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“I'd rather regret the things that I have done than the things that I have not.”
― Lucille Ball

Thursday, April 14, 2016

Safety light timers

A couple of weeks ago I decided, as part of a still ongoing project to replace our safety lights, to install timer switches, as to automate the scheduled on and off times of these lights.

It took me some time to make a design that would have minimal impact on the existing electrical and physical installation.

The security lights are arranged in two groups, called East- and West-fence for the electrical wiring in the fences, as part of four groupings in total for all lights including the house ground- and first-floor. In case of a brownout or blackout, these groups are switched to the on-site generator.



We have three switches for each fence to select the lights we want to be activated: 1) front gate, 2) front fence, 3) side and back fence.

The final design is as follows:
Between the feed from the fence group to the switches I installed a timer-switch with sufficient capacity to support all the lights on that fence. So in total I have two timer switches, one for East and one for West. The maximum number of lights per group is 12 (West) and 10 (East). An 18 Watt energy saving light draws a current of  (theoretically 82mA) depending of the brand up-to 112 mA. This means that the maximum current to switch is 12 * 112mA =  1.34 A. I used a timer-switch that is capable to switch up-to 18A, so more than 10 times the requirement.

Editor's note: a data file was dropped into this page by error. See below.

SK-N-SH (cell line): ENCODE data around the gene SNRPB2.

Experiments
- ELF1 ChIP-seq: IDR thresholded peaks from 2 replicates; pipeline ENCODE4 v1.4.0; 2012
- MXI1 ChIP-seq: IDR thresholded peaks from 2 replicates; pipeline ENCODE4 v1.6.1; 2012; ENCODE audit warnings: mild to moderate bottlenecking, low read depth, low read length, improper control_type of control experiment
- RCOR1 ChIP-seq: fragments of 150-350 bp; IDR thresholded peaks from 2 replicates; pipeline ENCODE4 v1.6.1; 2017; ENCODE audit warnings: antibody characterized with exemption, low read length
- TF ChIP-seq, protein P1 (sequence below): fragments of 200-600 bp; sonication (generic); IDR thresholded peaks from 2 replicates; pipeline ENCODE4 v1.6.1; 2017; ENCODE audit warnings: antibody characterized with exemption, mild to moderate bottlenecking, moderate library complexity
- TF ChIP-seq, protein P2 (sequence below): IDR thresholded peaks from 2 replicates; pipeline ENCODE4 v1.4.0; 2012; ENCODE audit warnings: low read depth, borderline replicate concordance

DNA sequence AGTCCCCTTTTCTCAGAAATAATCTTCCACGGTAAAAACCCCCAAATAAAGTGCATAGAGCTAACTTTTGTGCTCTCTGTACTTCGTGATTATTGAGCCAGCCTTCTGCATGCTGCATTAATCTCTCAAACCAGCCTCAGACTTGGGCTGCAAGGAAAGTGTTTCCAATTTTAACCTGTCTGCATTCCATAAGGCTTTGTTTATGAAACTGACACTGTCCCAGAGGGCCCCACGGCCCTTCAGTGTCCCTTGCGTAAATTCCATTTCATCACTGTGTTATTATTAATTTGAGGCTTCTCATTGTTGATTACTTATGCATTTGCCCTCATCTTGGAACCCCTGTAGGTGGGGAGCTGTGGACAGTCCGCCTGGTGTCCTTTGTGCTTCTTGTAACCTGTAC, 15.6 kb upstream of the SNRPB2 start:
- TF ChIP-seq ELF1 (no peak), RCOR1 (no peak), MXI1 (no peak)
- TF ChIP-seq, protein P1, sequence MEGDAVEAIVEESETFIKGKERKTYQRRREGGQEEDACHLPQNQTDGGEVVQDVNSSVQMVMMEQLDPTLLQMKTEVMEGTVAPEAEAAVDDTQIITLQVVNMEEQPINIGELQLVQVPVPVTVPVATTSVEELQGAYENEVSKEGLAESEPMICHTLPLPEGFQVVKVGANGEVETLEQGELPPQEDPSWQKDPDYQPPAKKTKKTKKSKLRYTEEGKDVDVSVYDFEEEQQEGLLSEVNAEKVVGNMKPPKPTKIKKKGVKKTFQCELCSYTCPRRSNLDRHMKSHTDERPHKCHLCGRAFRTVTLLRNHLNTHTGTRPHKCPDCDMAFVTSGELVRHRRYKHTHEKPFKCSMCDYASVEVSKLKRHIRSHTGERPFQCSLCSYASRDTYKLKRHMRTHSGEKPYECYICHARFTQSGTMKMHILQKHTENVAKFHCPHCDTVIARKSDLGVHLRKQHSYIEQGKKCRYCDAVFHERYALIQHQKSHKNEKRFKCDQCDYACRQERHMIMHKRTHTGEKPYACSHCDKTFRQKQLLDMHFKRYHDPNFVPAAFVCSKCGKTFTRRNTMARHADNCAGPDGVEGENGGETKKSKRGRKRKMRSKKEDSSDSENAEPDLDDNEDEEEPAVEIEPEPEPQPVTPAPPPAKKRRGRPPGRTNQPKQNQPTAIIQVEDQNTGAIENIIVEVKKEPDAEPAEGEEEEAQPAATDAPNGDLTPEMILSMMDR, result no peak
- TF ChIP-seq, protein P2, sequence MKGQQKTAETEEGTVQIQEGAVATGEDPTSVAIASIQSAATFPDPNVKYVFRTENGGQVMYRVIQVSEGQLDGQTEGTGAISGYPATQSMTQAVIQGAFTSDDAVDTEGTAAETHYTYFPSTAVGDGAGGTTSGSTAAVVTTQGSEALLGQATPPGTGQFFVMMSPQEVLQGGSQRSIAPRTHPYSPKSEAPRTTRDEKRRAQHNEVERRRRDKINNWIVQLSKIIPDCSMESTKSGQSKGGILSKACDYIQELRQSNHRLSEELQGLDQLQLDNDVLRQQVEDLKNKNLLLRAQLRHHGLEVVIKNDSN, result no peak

In this way the manual switches can still be used as we like, so no changes at all. If the light switches are unattended, we only have to be sure that the lights we want to be switched on by the timer-switches are manually pre-selected.

The timer-switch I used is an electronic one (Sassin 3SH18A) with a small digital display to program the switching times and an internal clock with battery backup, such that when there is a brownout, the clock will continue to run and the switching times are remembered. So after the brownout everything is functioning as usually again, without the need to program everything again.

You can with a single push button put the switch in manual mode. In case we don't want the timer-switches to take control of the lights, the switches can be easily put in manual mode, and hence they are not in control.

The advantage of having two (or more) timer switches is that you can program the on/off times differently such that it seems for external viewers that switching is done manually.

I was able to find the best place to install the two switches, such that I didn't have to install a new junction-box and or to dig holes in the wall. The chosen place was in the existing Circuit Breaker box for the four lighting groups, by adding two new slots for the timer switches.

Here are some pictures of the installation project.

East and West trio switches

Front panel of the CB box, to be adapted for installation of the timer switches

Drawing the perimeter for the timer switches and drilling small holes to copy the corners to the backside

Big holes drilled to allow the jigsaw blade to be inserted





Using the jigsaw to cut out the slots from the backside






Slots are made, only some polishing of the slots is required before installation and drilling 4 small holes for cable ties to fasten the switches
Adapting the wiring and connecting the timer switches
Installing the front panel and programming the timer switches

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